Ainsworth, Stuart Harrison, Robert
Centre for Snakebite Research & Interventions (CSRI) Liverpool School of Tropical Medicine Liverpool, UK
Division of BioAnalytical Chemistry
Amsterdam Institute for Molecular Medicines and Systems
VU University Amsterdam
Amsterdam, The Netherlands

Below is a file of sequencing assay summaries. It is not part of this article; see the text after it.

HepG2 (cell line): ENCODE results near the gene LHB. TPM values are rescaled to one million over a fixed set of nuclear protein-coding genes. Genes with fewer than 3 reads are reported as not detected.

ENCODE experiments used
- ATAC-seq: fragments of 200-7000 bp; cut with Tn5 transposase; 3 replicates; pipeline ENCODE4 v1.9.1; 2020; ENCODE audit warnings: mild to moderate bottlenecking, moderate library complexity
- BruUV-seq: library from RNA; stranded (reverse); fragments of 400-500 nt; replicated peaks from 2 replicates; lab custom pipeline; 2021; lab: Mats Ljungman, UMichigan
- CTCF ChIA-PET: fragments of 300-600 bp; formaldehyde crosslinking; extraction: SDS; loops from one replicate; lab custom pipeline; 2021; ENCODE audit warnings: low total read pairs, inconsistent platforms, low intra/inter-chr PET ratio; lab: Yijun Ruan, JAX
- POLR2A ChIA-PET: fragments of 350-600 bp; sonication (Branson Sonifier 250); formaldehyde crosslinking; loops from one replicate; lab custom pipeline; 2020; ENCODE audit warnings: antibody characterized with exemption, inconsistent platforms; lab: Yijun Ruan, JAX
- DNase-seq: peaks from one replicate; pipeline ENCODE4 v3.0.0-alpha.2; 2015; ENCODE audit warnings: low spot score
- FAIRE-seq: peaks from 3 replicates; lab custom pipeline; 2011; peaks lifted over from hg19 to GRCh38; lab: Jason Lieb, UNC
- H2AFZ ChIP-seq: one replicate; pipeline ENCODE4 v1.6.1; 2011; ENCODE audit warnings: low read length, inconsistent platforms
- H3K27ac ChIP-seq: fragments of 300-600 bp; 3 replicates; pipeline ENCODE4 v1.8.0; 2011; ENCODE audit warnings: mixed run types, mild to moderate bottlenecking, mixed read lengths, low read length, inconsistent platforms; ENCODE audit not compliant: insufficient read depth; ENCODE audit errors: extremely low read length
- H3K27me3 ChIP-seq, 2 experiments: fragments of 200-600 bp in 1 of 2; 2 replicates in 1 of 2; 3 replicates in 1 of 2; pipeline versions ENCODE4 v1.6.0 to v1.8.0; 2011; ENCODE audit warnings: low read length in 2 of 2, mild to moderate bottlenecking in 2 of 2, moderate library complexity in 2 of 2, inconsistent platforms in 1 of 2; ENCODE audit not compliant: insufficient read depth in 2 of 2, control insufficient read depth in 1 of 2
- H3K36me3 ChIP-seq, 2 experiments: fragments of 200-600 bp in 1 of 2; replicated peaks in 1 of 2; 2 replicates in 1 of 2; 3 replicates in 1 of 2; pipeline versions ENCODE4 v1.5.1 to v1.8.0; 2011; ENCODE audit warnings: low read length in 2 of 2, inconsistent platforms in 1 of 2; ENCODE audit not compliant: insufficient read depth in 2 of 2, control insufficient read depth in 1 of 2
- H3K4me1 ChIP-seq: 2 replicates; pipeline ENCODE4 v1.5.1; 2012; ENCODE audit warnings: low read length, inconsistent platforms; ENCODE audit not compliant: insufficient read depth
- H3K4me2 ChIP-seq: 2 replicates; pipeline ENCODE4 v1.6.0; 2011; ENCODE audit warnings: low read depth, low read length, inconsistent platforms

Snakebite causes upwards of 138,000 deaths every year, and is now recognised by the World Health Organization as a priority neglected tropical disease. The majority of these deaths are caused by snakes that inject haemotoxic venom, predominately viperids, and which result in cardiovascular, haemorrhagic and coagulopathic disturbances. Conventional snakebite therapies, known as antivenoms, consist of polyclonal antibodies harvested from the serum or plasma of animals immunised with venom. While these therapies save tens of thousands of lives every year, they exhibit considerable deficiencies relating to their species-restricted efficacy, poor dose efficacy, high incidence of adverse reactions, and low affordability to the world’s tropical snakebite victims. To begin to address these issues, we first characterised the coagulopathic and enzymatic activities of a wide variety of haemotoxic snake venoms, including representatives from every continent. We then explored the immunological binding and neutralising capability of existing and experimental polyclonal antibody-based antivenoms against these venoms. Our findings revealed surprisingly high levels of cross-reactivity among snake venoms that cause life threatening coagulopathy, and thus raise the potential for developing ‘pathology-specific’, rather than geographical, approaches for conventional antivenom therapy. Finally, given that many haemotoxic venoms rely on snake venom metalloproteinase, serine protease and phospholipase A2 toxins to cause pathology, we investigated the neutralising potential of small molecule-based inhibitors against these enzymes. We find that mixtures of these inhibitors protect against venom-induced lethality for a variety of viperids, and that certain inhibitors show great promise as early, community-based, treatments for particular haemotoxic envenomings.